For the ANT gene, selection may be favouring heterozygotes that have an allele of each group (A and B). In fact, the excess of heterozygotes found in most populations is due to the number of individuals with an allele each of A and B. Accordingly, the number of individuals with both alleles from the same group (A or B) was lower than expected. Homozygotes for the basal Group A occurred ca. 5 times less than expected based on allele frequencies. Thus, it is possible that populations that originally had only one group of ANT sequences were seeded with arriving individuals featuring the other group. The mingling of both groups may have favoured the heterozygotes with an allele from each group, and if this combination had an adaptive value, enhanced the fitness of those individuals. As for the COI lineages, this new adaptive capability to the environment is not necessarily linked to the ANT gene itself. Admixture between lineages can foster the emergence of novel genetic combinations with different physiological attributes and invasive characteristics [30]. In contrast to our results, solitary ascidians inhabiting artificial structures usually have a general deficit of heterozygotes [38], [44], [105].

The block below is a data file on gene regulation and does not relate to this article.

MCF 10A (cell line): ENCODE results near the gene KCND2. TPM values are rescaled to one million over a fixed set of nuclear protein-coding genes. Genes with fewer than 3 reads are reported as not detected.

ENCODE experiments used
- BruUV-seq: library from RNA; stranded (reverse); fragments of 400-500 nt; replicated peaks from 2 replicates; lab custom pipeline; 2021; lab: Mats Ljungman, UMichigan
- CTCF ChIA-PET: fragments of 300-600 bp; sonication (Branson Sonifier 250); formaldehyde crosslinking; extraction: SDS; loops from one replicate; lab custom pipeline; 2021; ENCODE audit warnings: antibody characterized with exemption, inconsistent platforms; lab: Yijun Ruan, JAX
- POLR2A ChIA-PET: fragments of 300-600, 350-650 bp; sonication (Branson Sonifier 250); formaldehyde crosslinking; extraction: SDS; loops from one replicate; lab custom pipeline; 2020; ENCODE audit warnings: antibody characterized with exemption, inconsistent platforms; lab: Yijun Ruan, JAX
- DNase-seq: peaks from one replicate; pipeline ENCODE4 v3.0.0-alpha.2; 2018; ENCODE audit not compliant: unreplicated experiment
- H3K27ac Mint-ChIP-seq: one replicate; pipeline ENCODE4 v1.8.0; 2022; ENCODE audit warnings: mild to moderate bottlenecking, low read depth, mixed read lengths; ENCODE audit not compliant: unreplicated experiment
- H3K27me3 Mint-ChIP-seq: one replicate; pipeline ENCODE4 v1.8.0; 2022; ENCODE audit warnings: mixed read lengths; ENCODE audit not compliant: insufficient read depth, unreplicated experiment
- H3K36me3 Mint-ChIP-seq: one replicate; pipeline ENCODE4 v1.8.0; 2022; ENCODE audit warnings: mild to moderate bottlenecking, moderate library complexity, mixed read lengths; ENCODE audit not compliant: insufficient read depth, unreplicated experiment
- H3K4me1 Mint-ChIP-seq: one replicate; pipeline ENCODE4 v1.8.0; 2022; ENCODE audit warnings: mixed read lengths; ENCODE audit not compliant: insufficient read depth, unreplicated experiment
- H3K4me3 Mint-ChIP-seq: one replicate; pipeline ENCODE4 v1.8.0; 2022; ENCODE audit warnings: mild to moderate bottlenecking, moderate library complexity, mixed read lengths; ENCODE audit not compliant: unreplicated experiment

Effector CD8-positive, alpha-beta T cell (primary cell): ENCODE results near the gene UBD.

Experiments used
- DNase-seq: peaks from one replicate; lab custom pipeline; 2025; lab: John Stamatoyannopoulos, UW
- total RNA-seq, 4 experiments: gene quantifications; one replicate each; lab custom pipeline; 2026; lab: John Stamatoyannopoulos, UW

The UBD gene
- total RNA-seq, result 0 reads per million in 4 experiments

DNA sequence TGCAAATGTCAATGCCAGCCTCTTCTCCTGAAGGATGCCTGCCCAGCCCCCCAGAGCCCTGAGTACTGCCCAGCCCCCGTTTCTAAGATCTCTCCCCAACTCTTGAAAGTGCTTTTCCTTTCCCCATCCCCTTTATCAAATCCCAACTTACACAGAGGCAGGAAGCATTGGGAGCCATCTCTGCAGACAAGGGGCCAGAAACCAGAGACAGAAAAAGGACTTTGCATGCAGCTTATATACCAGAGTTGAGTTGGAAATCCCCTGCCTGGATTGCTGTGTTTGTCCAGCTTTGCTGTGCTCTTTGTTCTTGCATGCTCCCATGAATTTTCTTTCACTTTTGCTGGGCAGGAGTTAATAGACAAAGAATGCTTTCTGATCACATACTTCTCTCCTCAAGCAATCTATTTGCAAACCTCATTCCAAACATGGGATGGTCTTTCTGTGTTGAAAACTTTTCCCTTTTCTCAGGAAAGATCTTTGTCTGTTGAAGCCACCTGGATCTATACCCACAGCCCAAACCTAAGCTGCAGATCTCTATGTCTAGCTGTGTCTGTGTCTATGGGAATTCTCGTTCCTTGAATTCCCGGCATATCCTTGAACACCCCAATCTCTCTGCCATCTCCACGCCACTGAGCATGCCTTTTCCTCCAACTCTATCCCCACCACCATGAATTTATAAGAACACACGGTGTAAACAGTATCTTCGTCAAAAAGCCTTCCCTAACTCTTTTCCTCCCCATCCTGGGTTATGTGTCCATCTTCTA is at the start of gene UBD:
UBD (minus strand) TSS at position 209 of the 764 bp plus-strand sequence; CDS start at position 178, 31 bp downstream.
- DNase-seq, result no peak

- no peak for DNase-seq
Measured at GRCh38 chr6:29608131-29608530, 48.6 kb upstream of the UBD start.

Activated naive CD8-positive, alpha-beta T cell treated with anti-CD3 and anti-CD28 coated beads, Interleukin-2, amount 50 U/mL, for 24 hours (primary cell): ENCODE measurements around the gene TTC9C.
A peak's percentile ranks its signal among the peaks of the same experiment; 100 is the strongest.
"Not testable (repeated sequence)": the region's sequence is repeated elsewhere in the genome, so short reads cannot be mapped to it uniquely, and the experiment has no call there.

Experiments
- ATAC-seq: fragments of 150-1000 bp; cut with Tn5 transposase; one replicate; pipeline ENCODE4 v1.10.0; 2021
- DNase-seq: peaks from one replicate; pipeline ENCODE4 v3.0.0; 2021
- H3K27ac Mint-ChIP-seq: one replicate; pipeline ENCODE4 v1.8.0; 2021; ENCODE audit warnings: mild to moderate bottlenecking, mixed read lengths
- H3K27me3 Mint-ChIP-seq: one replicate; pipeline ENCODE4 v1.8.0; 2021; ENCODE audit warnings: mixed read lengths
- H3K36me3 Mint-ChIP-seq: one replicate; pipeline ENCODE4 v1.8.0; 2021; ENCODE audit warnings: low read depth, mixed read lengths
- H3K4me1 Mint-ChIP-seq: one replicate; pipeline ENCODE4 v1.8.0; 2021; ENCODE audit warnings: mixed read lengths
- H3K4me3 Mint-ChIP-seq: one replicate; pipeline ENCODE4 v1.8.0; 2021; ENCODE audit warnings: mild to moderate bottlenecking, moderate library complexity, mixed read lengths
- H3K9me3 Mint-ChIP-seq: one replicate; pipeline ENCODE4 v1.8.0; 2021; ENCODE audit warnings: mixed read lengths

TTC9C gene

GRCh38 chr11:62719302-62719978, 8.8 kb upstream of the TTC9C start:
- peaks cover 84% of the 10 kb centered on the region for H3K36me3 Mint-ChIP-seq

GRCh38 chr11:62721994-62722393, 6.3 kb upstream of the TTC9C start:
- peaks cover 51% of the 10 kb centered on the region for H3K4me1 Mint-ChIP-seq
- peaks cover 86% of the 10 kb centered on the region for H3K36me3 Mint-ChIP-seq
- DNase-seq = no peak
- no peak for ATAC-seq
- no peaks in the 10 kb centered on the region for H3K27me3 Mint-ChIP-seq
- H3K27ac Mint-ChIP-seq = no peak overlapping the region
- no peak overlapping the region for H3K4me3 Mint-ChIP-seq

Early invasions should not be considered “naturalized,” rather, their impacts, potential for further spread, and degree of integration in local processes and interactions should be assessed. A throughout knowledge of introduced species is required to understand and interpret the present-day structure, function, and conservation of marine communities [7], [35], [36]. Our genetic study of an ancient wanderer has uncovered signatures of deep divergences and recent mixing, with a phylogeographic signal mostly blurred. Current evolutionary processes may include adaptive changes and low and stochastic connectivity among established populations. More studies on S. plicata's biological cycle, interactions with other marine species, and local-scale genetic structure are necessary to understand the biology, ecology and post-border dispersal of this species and prevent ecosystem alterations.